Hackin9
(c) SANS Internet Storm Center. https://isc.sans.edu Creative Commons Attribution-Noncommercial 3.0 United States License.
 
Wireshark PCAPNG File CVE-2015-7830 Remote Code Execution Vulnerability
 
Apple Mac OS X and iOS Multiple Security Vulnerabilities
 
PHP PHAR Multiple Denial of Service Vulnerabilities
 
Apple iOS APPLE-SA-2015-10-21-1 Multiple Security Vulnerabilities
 
Apple iOS and Mac OS X Multiple Security Vulnerabilities
 
Apple Mac OS X/watchOS/iOS/tvOS Multiple Security Vulnerabilities
 

Enlarge (credit: rootservers.org)

Early last week, one of the most vital organs of the Internet anatomy came under an unusual attack. On two separate occasions lasting an hour or more each, a flood of as many as many as five million queries per second hit multiple domain name system root servers that act as the final and authoritative reference for determining which IP address is returned when a user types a domain name into a browser.

The first barrage took place on Monday, November 30, and lasted for about two hours and 40 minutes. The second one happened a day later and lasted for almost exactly an hour. Most but not all of the 13 root servers that form the Internet's DNS root zone were hit. The attacks started and stopped on their own and consisted of billions of valid queries for just two undisclosed domain names, one for each incident. There's no indication of who or what was behind the attack.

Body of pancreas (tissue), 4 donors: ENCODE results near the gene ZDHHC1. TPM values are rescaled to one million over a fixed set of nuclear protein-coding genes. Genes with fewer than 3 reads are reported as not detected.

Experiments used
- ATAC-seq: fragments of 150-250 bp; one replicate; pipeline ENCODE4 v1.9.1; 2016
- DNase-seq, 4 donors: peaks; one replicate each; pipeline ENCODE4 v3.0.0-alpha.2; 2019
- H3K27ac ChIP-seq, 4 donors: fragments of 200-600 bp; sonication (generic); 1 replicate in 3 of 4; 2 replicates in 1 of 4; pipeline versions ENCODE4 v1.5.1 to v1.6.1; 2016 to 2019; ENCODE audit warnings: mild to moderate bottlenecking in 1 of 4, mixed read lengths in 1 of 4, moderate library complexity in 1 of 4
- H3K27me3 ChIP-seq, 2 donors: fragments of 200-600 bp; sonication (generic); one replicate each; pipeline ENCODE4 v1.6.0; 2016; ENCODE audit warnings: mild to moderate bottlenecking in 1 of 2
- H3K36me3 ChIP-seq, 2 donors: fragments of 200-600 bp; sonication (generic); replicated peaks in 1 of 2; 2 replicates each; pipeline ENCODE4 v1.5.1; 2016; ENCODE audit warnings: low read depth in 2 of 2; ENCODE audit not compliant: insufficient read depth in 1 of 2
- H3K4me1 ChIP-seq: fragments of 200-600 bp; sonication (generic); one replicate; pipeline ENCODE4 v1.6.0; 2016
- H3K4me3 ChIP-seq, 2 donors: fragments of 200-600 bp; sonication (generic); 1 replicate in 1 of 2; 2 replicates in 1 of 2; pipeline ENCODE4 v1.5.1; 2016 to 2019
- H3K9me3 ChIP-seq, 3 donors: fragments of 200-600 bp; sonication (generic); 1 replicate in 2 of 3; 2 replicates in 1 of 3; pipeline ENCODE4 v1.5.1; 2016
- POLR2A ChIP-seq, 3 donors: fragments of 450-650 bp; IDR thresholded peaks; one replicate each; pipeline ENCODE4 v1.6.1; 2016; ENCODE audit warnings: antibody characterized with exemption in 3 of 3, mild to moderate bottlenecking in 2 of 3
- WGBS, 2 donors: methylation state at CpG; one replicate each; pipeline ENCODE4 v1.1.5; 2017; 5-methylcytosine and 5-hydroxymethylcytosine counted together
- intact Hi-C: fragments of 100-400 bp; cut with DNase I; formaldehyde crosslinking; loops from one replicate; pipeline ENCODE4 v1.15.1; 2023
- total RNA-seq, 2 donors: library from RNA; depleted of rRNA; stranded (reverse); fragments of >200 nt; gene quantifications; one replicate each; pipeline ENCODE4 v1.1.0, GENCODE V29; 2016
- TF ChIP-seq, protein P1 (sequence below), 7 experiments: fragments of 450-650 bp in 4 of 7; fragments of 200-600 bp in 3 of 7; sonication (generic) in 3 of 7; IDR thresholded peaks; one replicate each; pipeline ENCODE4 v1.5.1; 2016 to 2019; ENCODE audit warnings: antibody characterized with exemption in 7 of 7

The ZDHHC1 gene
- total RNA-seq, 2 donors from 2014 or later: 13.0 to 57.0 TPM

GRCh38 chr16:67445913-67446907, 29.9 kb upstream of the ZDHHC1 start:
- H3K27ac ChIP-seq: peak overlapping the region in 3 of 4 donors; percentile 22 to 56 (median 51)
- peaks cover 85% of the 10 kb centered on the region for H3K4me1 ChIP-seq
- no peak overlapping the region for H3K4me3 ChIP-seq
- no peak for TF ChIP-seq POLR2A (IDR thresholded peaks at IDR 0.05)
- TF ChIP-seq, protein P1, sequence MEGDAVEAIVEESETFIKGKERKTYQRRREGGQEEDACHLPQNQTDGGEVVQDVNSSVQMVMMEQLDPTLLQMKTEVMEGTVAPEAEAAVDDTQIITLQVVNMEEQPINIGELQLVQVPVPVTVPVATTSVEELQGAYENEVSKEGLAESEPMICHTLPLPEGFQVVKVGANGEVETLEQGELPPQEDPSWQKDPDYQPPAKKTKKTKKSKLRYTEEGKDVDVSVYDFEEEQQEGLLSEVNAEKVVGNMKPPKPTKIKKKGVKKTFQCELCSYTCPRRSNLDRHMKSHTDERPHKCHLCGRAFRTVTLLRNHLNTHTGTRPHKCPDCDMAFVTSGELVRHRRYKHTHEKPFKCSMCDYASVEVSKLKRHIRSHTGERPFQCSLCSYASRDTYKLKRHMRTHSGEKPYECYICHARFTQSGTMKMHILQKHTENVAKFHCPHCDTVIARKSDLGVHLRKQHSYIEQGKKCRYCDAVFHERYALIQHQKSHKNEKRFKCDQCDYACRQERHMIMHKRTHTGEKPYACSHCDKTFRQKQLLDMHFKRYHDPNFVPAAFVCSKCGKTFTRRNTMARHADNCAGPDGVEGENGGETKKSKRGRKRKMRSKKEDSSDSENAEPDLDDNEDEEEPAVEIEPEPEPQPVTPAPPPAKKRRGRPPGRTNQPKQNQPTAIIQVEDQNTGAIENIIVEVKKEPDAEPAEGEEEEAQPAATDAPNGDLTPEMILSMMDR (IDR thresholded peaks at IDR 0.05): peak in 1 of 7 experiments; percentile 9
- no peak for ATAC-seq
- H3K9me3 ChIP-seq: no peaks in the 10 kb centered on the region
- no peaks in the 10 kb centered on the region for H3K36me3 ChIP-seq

While the load was large enough to be detected on external systems that monitor the Internet's root servers, they ultimately had little effect on the billions of Internet end users who rely on them. That's partly because root servers provide IP translations only when a much larger network of intermediate DNS servers fail to do so and partly because of the robust design of the hundreds of servers that run the dozen-plus root authorities.

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Posted by InfoSec News on Dec 09

http://www.seattletimes.com/seattle-news/being-homeless-a-struggle-even-with-a-100000-job-offer/

By Danny Westneat
The Seattle Times
December 6, 2015

When I first meet James Simmons, he’s at the state welfare office trying
to get some more food stamps. He survives on those, along with some free
meals he gets at the homeless shelter, where he lives.

It’s a jarring background to what I’m there to talk to him about. Which is
that he just...
 

Posted by InfoSec News on Dec 09

Forwarded from: BSides SF <info (at) bsidessf.com>

BSides SF is soliciting papers and presentations for the 2016 annual BSides
SF conference.

CFP: https://bsidessf.com/cfp.html

** Topics **

All topic areas related to reliability, network security, privacy,
cryptography, and information security are of interest and in scope.

Let us help you get the word out on The Next Big Thing!

** Submission **

https://bsidessf.com/cfp.html

**...
 

Posted by InfoSec News on Dec 09

http://www.nextgov.com/cybersecurity/2015/12/dhs-contract-expands-anti-hacker-einstein-protection-every-agency/124308/

By Aliya Sternstein
Nextgov.com
December 8, 2015

Internet Service Provider CenturyLink has won a multiyear contract worth